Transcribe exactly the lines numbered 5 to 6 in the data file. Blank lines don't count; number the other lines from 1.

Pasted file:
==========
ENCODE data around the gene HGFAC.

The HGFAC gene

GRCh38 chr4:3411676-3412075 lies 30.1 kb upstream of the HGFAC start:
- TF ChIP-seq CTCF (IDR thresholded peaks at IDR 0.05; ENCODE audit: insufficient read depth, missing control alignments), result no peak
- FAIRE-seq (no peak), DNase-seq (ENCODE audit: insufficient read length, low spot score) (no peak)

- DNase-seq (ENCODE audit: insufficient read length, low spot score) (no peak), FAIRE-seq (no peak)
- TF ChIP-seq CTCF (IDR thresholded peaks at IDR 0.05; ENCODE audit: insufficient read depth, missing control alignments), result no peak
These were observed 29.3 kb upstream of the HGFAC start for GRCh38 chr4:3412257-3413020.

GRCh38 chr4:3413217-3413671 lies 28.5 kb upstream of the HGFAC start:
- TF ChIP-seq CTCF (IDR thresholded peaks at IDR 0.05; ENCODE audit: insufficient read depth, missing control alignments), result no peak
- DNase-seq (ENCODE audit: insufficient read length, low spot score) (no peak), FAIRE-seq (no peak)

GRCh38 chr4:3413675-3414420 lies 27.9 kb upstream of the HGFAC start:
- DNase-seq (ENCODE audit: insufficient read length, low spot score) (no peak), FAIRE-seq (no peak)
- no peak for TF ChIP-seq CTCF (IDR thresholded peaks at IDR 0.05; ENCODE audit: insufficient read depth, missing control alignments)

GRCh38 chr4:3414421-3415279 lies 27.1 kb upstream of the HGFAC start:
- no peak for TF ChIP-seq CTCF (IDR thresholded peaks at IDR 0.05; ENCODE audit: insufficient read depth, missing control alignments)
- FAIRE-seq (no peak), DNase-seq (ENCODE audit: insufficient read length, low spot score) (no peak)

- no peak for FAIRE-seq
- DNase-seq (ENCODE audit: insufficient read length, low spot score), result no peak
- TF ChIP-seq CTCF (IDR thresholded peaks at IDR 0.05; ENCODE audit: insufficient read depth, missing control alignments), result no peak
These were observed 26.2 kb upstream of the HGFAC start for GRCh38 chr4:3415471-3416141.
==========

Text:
- FAIRE-seq (no peak), DNase-seq (ENCODE audit: insufficient read length, low spot score) (no peak)

- DNase-seq (ENCODE audit: insufficient read length, low spot score) (no peak), FAIRE-seq (no peak)